How Organ Recipients Are Chosen?
It seems counterintuitive that a small child would not get first priority on an organ recipient list over an older, bigger bodied recipient. the question at hand is not why a child would get first dib’s on a kidney over an old man, but why there is a question of age in the first place? A child has an whole life to live. The converation on Sarah Murnaghan’s case brings up A moral issue that is very difficult to assess.
Sarah Murnaghan was put on the adult waiting list two years before she finally received a lung transplant. The controversy, and uproar about her situation begins with those who feel Sarah should have had higher priority due to her age, and being deathly ill. Others who argued this issue felt that giving an adult lung to a child is similar to a waste… considering the fact that giving a child an oversized organ (especially a lung) would have substantially lower odds of success over those who could benefit more.
The practical solution cannot come down to morality. The moral liberties of society, and the most intuitive answer to the issue would suggest that the lung should go to the child. In fact, The Murnaghan family believed this to be true whole heartedly to the point of taking legal action. Suing Health and Human Recourses, and winning the case providing their so deserving daughter of a lung.
How though? if this is the case, why can’t everyone just sue the hospitals, cause controversy, and magically get what they “deserve”. As a society, we are not capable of deciding who is allowed/has more priority over another person. If I was a 40 year old male who was on the list for 3 years, waiting painfully to acquire a transplant, and I was up on the list, I would expect to be the priority. Expecting this, and hearing about Sarah’s case would make me feel cheated. in fact, I’m sure that’s how most of the people before/after/as deserving as her would feel.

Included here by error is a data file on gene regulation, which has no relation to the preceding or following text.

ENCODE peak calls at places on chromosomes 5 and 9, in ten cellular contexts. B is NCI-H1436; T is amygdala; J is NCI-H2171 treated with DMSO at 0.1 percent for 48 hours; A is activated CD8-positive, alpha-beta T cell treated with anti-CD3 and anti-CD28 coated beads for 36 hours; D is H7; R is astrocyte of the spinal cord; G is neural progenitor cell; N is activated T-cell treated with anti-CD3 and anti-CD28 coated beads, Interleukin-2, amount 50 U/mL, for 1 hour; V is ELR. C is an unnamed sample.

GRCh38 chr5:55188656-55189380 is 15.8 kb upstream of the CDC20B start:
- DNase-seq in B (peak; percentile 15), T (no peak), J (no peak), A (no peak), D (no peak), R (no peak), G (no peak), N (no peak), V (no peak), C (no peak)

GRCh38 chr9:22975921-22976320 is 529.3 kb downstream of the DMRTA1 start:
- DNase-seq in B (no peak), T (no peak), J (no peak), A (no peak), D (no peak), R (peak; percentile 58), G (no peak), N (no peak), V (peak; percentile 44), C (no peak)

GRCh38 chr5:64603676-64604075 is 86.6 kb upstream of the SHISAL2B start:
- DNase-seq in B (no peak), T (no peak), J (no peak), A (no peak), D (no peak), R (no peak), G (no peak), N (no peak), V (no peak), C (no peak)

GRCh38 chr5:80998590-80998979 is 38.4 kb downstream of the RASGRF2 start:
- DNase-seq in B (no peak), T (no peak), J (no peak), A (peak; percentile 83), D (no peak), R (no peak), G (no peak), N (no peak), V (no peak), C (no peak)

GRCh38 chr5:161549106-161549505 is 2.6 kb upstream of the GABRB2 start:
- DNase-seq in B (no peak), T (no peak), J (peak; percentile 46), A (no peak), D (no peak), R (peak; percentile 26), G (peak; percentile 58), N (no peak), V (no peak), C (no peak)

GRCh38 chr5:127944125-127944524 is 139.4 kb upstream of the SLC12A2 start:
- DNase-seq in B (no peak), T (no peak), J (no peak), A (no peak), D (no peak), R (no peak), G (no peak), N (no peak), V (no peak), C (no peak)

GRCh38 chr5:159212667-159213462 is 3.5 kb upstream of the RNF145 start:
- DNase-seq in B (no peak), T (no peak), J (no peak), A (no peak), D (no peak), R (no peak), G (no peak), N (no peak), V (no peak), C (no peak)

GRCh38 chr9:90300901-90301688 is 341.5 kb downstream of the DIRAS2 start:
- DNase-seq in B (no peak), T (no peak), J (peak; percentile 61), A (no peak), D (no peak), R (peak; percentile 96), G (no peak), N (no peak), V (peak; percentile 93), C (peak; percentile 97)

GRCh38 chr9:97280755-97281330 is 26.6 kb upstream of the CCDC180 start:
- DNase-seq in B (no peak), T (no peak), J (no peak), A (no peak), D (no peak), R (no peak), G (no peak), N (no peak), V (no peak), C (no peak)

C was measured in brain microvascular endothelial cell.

Free Heroin to Battle Addiction
It seems counterintuitive to continuously supply a highly dependent Heroin addict Heroin. A drug that ruins peoples lives, and not only that, ruins the environment by leaving used needles and equipment around, or passing out/dying somewhere in an alley should not be readily administered. The War on heroin seems to have no solution, and if even the law cannot quell the ongoing heroin epidemic, what can?
The City of Vancouver may have found their “solution” to the problem of heroin addiction. Simply taking in addicts, supplying them with clean materials to use, giving them heroin, and providing them with a safe place to do it in… under the supervision of a nurse of course. This program is ran in a safe injection site called “Insite” where addicts can shoot up as they would love to do, but not only freely, but where they cant get in trouble by the police. A sort of safe haven for heavily dependent slaves to a drug that is now safer to partake in their unhealthiest habit!